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MRO's orbit insertion explained
The make-or-break engine firing by the Mars Reconnaissance Orbiter to enter orbit around Mars and the subsequent aerobraking to reach the low-altitude perch for science observations are explained by project manager Jim Graf in this narrated animation package.

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MRO overview briefing
Fuk Li, Mars program manager at JPL, Jim Graf, MRO project manager, Rich Zurek, MRO project scientist, and Dan McCleese, the principal investigator for the Mars Climate Sounder instrument, provide an overview on the Mars Reconnaissance Orbiter on March 8, about 48 hours before arrival at Mars.

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Mars orbiter briefing
With two weeks until its arrival at the red planet, NASA and Lockheed Martin officials hold this Feb. 24 news conference on the Mars Reconnaissance Orbiter. The briefing explains how the MRO spacecraft will fire its engines to enter into orbit around Mars and the mission's scientific goals to examine the planet like never before.

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Mars probe leaves Earth
The Mars Reconnaissance Orbiter lifts off aboard a Lockheed Martin Atlas 5 rocket from Cape Canaveral's Complex 41.

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Mars rover anniversary
The remarkable rovers Spirit and Opportunity remain alive and well on the surface of the Red Planet, far outlasting their planned 90-day missions. On Jan. 24, the second anniversary of Opportunity's landing, project officials and scientists held this celebration event at the Jet Propulsion Laboratory.

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STS-7: America's first woman astronaut
The seventh flight of the space shuttle is remembered for breaking the gender barrier for U.S. spaceflight. Sally Ride flew into space and the history books with her historic June 1983 mission, becoming America's first woman astronaut. STS-7 also launched a pair of commercial communications spacecraft, then deployed a small platform fitted with experiments and camera package that captured iconic pictures of Challenger flying above the blue Earth and black void of space. The crew members narrate highlights from the mission in this post-flight film presentation.

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STS-6: Challenger debut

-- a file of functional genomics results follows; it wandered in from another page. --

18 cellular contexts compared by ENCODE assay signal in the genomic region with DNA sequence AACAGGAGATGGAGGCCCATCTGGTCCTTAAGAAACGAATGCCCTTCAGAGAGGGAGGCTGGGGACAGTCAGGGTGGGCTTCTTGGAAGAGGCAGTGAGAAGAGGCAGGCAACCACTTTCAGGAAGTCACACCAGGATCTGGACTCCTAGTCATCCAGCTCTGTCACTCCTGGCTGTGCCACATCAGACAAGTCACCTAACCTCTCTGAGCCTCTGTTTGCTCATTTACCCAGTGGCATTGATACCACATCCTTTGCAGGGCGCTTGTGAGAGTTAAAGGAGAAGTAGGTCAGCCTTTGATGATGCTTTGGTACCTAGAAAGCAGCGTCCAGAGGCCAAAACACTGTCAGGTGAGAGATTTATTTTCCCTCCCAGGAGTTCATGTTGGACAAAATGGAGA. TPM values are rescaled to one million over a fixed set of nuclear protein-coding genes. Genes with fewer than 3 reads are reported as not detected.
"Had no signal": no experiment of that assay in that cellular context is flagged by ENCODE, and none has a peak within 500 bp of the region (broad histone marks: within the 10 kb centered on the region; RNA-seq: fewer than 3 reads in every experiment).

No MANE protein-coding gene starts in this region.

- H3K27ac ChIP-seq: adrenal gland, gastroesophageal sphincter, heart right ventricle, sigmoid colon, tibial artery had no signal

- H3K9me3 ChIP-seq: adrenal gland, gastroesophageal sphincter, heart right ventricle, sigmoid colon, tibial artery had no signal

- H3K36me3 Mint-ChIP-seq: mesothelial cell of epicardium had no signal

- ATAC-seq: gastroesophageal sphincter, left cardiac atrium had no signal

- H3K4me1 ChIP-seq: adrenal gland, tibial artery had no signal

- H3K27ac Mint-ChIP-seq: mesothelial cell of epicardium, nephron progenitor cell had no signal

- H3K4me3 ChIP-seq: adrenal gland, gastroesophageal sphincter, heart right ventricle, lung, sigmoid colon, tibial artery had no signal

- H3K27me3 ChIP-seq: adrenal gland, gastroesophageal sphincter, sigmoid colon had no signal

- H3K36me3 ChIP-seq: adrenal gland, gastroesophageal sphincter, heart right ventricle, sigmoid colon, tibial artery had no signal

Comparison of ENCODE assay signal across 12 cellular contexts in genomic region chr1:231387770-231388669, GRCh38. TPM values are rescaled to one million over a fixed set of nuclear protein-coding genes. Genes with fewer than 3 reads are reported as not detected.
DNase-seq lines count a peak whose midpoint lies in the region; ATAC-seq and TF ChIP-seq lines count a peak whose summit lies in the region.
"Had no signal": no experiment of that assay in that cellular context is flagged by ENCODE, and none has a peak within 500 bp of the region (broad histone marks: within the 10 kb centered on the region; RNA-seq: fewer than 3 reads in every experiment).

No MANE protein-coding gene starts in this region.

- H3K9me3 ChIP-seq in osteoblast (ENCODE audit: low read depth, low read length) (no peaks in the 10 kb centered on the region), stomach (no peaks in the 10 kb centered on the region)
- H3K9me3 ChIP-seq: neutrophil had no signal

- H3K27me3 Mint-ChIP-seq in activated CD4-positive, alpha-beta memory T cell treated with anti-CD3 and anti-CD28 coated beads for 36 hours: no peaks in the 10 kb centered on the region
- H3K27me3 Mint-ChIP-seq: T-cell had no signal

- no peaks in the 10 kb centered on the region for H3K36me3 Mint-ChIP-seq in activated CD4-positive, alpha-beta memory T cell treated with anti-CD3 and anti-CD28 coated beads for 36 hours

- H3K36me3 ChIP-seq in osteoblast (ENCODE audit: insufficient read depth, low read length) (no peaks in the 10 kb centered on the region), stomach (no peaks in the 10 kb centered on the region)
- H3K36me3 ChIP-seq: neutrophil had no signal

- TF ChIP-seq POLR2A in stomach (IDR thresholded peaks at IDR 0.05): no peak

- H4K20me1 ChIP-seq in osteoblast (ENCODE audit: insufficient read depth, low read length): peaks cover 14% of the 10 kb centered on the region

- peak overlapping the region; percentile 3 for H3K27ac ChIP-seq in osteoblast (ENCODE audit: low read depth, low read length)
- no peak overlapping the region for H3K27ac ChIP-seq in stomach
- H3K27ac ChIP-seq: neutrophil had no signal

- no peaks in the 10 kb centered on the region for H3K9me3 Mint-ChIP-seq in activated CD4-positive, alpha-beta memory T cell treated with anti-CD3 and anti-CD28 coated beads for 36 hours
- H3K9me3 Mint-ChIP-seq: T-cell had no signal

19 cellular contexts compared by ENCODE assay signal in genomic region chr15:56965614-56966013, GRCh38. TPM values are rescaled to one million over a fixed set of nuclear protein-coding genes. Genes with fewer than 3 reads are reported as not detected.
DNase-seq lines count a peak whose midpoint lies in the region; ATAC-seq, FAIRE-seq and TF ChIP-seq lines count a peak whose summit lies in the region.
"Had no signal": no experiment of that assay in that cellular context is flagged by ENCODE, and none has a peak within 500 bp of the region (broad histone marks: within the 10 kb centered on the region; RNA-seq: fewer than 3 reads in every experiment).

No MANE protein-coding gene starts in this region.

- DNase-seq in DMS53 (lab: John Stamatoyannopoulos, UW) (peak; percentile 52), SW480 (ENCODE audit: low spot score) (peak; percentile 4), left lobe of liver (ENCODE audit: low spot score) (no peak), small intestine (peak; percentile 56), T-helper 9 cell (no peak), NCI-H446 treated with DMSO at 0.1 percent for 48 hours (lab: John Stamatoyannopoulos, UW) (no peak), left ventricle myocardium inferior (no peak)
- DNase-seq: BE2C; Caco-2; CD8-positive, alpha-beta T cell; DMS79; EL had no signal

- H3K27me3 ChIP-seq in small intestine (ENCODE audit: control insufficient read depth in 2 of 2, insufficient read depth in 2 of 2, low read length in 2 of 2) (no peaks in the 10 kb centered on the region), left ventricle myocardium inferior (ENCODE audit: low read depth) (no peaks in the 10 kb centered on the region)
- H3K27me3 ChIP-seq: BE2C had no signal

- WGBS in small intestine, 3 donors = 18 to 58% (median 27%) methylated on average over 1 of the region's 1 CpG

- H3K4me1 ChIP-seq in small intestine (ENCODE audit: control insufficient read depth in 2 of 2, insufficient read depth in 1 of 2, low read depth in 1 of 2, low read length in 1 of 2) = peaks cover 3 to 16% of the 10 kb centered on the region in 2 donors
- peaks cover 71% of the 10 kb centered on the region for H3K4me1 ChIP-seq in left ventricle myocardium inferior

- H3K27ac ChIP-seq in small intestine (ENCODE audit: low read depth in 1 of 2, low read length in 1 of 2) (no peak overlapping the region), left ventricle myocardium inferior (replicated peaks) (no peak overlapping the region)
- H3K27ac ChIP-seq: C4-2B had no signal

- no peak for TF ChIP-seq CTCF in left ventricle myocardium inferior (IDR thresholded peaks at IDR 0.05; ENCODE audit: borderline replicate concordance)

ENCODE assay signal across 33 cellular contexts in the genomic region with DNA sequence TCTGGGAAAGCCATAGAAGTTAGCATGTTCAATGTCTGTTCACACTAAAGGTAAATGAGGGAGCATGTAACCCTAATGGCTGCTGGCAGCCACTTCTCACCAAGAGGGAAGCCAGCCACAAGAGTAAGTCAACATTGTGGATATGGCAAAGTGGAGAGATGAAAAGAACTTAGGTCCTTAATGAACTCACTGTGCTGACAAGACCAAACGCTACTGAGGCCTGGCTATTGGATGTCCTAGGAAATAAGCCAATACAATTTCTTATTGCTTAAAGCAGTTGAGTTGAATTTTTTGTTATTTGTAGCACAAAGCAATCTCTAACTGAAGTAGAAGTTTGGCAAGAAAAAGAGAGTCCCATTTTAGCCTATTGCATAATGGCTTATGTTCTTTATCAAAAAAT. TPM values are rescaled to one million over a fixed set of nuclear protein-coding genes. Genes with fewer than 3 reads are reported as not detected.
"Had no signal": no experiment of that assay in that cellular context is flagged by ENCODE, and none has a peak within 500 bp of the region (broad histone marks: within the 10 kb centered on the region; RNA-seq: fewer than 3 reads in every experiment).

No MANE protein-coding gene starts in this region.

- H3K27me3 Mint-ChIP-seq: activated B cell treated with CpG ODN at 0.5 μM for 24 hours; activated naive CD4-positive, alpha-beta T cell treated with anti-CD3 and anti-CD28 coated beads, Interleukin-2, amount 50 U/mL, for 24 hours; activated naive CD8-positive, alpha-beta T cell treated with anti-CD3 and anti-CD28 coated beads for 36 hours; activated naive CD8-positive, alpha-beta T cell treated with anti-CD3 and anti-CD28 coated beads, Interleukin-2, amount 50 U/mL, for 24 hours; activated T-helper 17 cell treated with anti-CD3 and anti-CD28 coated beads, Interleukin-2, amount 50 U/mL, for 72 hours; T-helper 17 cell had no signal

The space shuttle program became a two-orbiter fleet on April 4, 1983 when Challenger launched on its maiden voyage from Kennedy Space Center. The STS-6 mission featured the first ever spacewalk from a space shuttle and the deployment of NASA's first Tracking and Data Relay Satellite. The four astronauts narrate a movie of highlights from their five-day mission in this post-flight presentation.

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STS-121 crew press chat
Commander Steve Lindsey and his crew, the astronauts set to fly the second post-Columbia test flight, hold an informal news conference with reporters at Kennedy Space Center on Feb. 17. The crew is in Florida to examine hardware and equipment that will be carried on the STS-121 flight of shuttle Discovery.

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House hearing on NASA
NASA Administrator Mike Griffin and his No. 2, Shana Dale, appear before the House Science Committee on Feb. 16 to defend President Bush's proposed 2007 budget for the space agency. Congressmen grill Griffin and Dale about the budget's plans to cut funding for some science programs.

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STS-5: Commercial era
With the four test flights complete, NASA declared the space shuttle a fully operational program. The crews were expanded, commercial payloads were welcomed aboard and the mission plans became much more hectic. This new era began with Columbia's STS-5 flight that launched the ANIK-C3 and SBS-C commercial communications satellites from the shuttle's payload bay. Commander Vance Brand, pilot Bob Overmyer and mission specialists Joe Allen and Bill Lenoir narrate highlights from their November 1982 mission in this post-flight presentation.

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MRO on course for its dangerous Mars rendezvous
Posted: March 10, 2006

After a seven-month voyage from Earth, timers aboard NASA's Mars Reconnaissance Orbiter are counting down to a make-or-break 27-minute rocket firing this afternoon to slow the craft enough to slip into a looping elliptical orbit around the Red Planet.

If the burn is too short by just a few minutes, the $720 million mission will sail past Mars and into a useless orbit around the sun. But mission managers say they are confident everything will work as planned for the most sophisticated science satellite ever sent to Mars.

"We are very excited and naturally, because it's part of our job, we're very worried," said project manager James Graf at the Jet Propulsion Laboratory in Pasadena, Calif. "Worried about the things that could jump out and bite us that we don't know are out there right now. At the same time, we're very optimistic, we're optimistic that we've done everything to make sure we're ready to go forward and get MOI (Mars orbit insertion) accomplished successfully."

But, he added in an interview with CBS News, "the thing you've gotta recognize is in the last 15 years, we've lost two orbiters out of four and one lander out of four. We have a lower success rate with the orbiters than we do with the landers. So although we think we've just gotta fire the engines and we're in, there's an awful lot that still has to go on and go on properly for us to make orbit work."

Approaching Mars from below, the solar-powered Mars Reconnaissance Orbiter - MRO for short - will pressurize its propulsion system at 3:50 p.m., a critical milestone and the point where NASA's Mars Observer spacecraft failed in 1993. MRO's flight computer has been programmed to fire up the craft's six 38-pound-thrust main engines main engines about 4:24 p.m. to begin the critical braking maneuver. About 21 minutes into the burn, MRO will disappear behind the limb of Mars and flight controllers at JPL will lose contact with the spacecraft.